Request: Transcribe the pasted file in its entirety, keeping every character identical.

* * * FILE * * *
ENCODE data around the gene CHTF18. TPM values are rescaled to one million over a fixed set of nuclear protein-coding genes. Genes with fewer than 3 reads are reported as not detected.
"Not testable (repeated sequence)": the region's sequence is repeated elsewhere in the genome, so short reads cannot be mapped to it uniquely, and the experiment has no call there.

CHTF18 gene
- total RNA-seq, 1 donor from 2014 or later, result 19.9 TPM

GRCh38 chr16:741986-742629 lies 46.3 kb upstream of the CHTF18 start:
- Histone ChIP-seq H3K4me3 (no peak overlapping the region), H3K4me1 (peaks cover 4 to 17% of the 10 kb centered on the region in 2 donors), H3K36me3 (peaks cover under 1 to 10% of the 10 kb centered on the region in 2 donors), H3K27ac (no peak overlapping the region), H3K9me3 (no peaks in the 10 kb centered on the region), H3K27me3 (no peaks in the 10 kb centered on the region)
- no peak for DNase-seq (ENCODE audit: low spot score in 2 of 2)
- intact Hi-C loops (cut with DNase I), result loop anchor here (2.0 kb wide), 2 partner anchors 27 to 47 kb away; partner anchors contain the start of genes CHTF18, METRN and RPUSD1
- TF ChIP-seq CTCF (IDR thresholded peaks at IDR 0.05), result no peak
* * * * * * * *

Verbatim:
ENCODE data around the gene CHTF18. TPM values are rescaled to one million over a fixed set of nuclear protein-coding genes. Genes with fewer than 3 reads are reported as not detected.
"Not testable (repeated sequence)": the region's sequence is repeated elsewhere in the genome, so short reads cannot be mapped to it uniquely, and the experiment has no call there.

CHTF18 gene
- total RNA-seq, 1 donor from 2014 or later, result 19.9 TPM

GRCh38 chr16:741986-742629 lies 46.3 kb upstream of the CHTF18 start:
- Histone ChIP-seq H3K4me3 (no peak overlapping the region), H3K4me1 (peaks cover 4 to 17% of the 10 kb centered on the region in 2 donors), H3K36me3 (peaks cover under 1 to 10% of the 10 kb centered on the region in 2 donors), H3K27ac (no peak overlapping the region), H3K9me3 (no peaks in the 10 kb centered on the region), H3K27me3 (no peaks in the 10 kb centered on the region)
- no peak for DNase-seq (ENCODE audit: low spot score in 2 of 2)
- intact Hi-C loops (cut with DNase I), result loop anchor here (2.0 kb wide), 2 partner anchors 27 to 47 kb away; partner anchors contain the start of genes CHTF18, METRN and RPUSD1
- TF ChIP-seq CTCF (IDR thresholded peaks at IDR 0.05), result no peak